Noted for its originality and impact in casting mostly nonprofessional performers – also adding weight and authenticity to the film’s heavy-hitting themes – Mad Bastards was developed based on true stories of cast members and local aboriginal communities. Earning five AACTA nominations, including Best Film, and Best Original Screenplay for writer/director Brendan Fletcher, the film was lauded for its wrenching navigation of family, violence and what it means to be a man, as TJ (Dean Daley-Jones), a man on the run from himself, journeys across the remote Kimberley landscape in search of his long-lost son.


Following his Byron Kennedy Award win in 2012, multi-disciplinary practitioner Ivan Sen (whose credits span writer/director/cinematographer/composer/editor/producer) went on to receive AACTA nominations for Best Original Screenplay and Editing for his ground-breaking film, Mystery Road. The film is noted for its skill in combining a Western noir style with a gripping storyline and brooding cinematography, together capturing fractured identity in a hostile environment. This thrilling mystery, capturing the murder of an Indigenous girl, went on to become the titular spin-off television series, recently named Australia’s most nominated drama of the decade, including multiple nominations for lead actor Aaron Pedersen.


Young police officer Shane Cooper played by Ryan Kwanten relocates to a small country town with his pregnant wife. When news of a prison break sends the local law enforcement officers into a panic, Shane’s first day on duty rapidly turns into a nightmare of revenge and redemption. Red Hill is a beautifully shot, tightly paced thriller that marks a strong debut for director Patrick Hughes.


Writer/director Gregory Erdstein’s feature film debut was noted as a sassy dramedy expertly delivered by co-writer and actress Alice Foulcher, who plays Polly and Polly’s twin sister, Amy, as one catapults to international stardom, and the other languishes in a dead-end job punctuated by dud auditions. A favourite on the audience circuit, the low-budget film received audience choice nominations at Sydney Film Festival and Melbourne International Film Festival.


A forceful ‘Auspocalypse’ drama, These Final Hours features a self-obsessed young man (Nathan Phillips) who is led to a path of redemption, after an ‘end of the world’ party sees him rush to save the life a little girl who is searching for her father. Created by writer/director Zak Hilditch, and launching the international career of Angourie Rice, These Final Hours earned a Golden Camera nomination at Cannes Film Festival.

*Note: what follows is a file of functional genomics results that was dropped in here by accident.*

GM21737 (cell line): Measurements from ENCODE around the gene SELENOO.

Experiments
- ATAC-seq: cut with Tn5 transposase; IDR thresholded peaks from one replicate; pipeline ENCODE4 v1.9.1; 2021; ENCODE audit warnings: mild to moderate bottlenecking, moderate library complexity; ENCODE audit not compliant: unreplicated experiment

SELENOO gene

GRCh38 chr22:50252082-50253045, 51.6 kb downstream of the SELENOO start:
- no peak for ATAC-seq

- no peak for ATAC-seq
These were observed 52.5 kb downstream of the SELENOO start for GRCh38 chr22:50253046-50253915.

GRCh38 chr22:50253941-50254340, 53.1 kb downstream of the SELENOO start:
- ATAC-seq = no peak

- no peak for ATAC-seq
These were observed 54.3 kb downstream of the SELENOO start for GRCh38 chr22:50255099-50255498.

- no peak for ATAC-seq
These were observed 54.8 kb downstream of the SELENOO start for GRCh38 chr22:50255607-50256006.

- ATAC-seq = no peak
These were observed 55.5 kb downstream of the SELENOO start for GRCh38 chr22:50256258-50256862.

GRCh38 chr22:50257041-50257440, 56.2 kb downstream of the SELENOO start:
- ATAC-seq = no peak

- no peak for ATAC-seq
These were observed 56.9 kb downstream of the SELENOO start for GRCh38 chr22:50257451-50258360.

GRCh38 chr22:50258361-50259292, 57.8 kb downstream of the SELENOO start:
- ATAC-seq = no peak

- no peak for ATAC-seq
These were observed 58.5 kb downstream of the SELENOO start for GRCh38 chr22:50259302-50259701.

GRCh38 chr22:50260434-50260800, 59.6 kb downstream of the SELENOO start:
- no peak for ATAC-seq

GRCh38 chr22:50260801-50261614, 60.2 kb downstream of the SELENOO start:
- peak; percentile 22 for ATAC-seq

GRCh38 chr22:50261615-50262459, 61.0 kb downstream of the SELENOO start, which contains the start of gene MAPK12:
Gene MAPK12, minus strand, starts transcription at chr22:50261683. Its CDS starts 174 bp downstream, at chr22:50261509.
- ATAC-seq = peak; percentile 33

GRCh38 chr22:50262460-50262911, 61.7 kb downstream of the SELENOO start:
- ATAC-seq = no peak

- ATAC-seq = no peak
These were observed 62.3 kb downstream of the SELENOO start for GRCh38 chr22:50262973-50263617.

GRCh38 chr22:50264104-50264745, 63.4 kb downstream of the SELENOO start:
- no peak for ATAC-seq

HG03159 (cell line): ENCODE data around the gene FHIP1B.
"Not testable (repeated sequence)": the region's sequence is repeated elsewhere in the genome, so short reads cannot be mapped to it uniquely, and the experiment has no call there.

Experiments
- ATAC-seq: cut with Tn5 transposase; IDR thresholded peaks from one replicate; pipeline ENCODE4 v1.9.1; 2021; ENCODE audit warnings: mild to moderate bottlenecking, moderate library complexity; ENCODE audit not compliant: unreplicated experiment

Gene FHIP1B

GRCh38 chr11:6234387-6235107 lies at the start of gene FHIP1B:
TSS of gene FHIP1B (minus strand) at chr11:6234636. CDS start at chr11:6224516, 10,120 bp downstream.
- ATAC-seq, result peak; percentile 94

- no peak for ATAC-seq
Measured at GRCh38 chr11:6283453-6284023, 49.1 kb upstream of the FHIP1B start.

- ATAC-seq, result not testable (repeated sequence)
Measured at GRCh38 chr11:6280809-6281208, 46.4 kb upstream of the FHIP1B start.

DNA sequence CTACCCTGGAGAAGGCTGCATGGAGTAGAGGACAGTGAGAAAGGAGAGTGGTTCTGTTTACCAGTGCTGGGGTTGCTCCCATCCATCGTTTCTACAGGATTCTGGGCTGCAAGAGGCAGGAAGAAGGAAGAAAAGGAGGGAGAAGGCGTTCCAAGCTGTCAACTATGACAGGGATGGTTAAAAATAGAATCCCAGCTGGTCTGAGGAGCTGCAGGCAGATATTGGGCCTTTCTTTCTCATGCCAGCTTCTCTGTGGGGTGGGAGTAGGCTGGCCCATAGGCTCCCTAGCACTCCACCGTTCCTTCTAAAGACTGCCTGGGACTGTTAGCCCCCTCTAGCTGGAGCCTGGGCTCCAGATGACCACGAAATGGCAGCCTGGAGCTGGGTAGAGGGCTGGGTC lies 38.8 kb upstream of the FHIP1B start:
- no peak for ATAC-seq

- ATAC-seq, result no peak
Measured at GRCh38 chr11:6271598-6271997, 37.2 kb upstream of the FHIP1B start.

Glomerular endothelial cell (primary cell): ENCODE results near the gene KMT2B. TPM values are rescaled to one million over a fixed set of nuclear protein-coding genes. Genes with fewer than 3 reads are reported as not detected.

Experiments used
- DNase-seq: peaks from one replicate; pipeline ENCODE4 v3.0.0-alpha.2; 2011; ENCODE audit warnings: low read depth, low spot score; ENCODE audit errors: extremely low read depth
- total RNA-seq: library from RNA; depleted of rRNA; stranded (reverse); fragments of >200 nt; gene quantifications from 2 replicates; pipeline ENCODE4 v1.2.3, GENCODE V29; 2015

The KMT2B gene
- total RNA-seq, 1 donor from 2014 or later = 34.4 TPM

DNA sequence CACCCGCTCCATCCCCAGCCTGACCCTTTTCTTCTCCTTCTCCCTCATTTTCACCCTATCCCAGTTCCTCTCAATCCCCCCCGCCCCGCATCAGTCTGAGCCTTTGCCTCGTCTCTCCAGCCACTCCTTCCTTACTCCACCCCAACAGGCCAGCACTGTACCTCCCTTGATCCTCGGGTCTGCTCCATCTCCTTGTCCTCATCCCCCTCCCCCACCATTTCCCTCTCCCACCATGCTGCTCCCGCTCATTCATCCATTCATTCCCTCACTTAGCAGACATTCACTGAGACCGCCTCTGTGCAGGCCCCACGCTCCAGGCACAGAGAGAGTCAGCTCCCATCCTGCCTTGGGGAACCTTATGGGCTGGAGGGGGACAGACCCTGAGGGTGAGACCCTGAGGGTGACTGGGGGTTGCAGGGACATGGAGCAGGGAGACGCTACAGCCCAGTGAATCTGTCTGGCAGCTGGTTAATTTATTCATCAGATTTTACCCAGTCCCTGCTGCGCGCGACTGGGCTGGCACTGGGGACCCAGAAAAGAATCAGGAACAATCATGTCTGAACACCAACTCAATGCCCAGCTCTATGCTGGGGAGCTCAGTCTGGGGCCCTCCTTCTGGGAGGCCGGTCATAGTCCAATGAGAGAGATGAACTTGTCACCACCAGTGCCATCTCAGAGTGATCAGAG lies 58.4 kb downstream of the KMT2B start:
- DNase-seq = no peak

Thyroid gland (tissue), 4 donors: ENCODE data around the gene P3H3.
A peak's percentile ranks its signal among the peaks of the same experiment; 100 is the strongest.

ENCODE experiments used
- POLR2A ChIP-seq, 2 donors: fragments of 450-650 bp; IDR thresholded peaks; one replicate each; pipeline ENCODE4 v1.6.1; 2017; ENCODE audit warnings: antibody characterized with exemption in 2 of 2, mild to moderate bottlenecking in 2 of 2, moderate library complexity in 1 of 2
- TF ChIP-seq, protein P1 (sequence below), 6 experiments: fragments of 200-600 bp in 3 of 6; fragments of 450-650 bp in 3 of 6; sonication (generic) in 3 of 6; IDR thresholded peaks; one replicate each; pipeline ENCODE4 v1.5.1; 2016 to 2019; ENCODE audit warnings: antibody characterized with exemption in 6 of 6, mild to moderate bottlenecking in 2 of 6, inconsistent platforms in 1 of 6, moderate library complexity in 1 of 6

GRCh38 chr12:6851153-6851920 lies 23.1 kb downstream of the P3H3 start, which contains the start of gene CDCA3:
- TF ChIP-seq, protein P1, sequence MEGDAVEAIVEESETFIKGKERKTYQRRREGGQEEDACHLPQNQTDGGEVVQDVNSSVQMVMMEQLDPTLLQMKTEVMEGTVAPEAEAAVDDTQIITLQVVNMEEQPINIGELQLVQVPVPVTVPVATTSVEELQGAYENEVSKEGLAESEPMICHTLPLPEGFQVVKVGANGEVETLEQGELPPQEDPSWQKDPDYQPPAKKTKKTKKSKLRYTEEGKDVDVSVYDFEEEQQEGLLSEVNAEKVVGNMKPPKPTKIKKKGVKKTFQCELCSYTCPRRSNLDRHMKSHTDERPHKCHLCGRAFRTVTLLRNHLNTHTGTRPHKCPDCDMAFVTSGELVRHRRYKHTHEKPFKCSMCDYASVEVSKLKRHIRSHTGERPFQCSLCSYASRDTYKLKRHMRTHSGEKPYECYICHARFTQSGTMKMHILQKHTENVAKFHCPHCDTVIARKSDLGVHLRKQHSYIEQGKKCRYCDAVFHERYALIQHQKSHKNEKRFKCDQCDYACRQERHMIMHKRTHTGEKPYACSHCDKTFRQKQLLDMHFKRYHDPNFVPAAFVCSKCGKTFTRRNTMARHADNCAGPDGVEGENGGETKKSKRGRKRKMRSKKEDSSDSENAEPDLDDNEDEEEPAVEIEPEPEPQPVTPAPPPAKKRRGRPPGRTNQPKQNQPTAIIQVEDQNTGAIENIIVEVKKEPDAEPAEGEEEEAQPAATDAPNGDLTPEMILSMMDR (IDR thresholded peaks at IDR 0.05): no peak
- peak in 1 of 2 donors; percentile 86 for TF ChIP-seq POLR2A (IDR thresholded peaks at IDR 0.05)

Noted as a ‘zombies meet Mad Max’ horror, writer/director Kiah Roache-Turner’s Wyrmwood sees a talented mechanic (Jay Gallagher) prepare to battle his way through hordes of flesh-eating monsters after his sister (Bianca Bradey) is kidnapped on the eve of a zombie apocalypse. Praised for its resourceful use of an ultra-low budget, the film received recognition from a number of horror film awards around the world

Speaking of the nominees for the 2020 Byron Kennedy Award, AACTA CEO, Damian Trewhella, said:

“The nominees for this year’s Byron Kennedy Award embrace big, bold ideas and the resourceful execution for which Byron, together with his co-collaborator George Miller, was renowned. 

“While this unique award has honoured some of Australia’s most innovative screen practitioners over the last three decades, we’re delighted this year to choose a winning film from a slate of genre productions which have resonated with audiences, critics and industry members at home and internationally, adding to our nation’s reputation for ingenuity, vast creativity and a distinctly Australian take on genres which have even been re-worked with our own stamp, including ‘Auspocalypse’ films and Aussie Western noirs.

“But what really ties these diverse films together is their originality – and from that point of view, winning the Byron Kennedy Award in its special iteration in 2020, linked with AACTA’s 10th anniversary, will be a marker of a truly unique Australian film of the last decade.” 

The winner of the 2020 Byron Kennedy Award will be announced to at the 2020 AACTA Awards presented by Foxtel on Monday 30 November 2020 at The Star Event Centre in Sydney.


The AACTA Awards are supported by the NSW Government through its tourism and major events agency, Destination NSW.


The new AACTA ScreenFest will be held online from Friday 27 November to Wednesday 2 December 2020. Events are free, but bookings are essential at

AACTA Industry Awards presented by Foxtel will be streaming at ScreenFest on Friday 27 November at 6.30pm AEDT and also on Foxtel Arts, Friday November 27 at 6.30pm AEDT.

AACTA Awards presented by Foxtel Ceremony will be onFoxtel Arts, Sunday 6 December at 7.30pm AEDT.

AACTA’s Best of the Decade: Australia Decides is a reimagined broadcast celebrating a decade of Australian screen and highlights from the 2020 AACTA Awards presented by Foxtel Ceremony will be on Channel Seven, Wednesday 2 December at 8.30pm AEDT and encore on Foxtel Arts, Sunday 6 December at 9.30pm AEDT.


Official hashtags: #AACTAs #screenfest | Instagram: @aacta | YouTube: /AFIAACTA | AACTA Connect: Twitter: @aacta | Facebook: /AACTAawards | Web: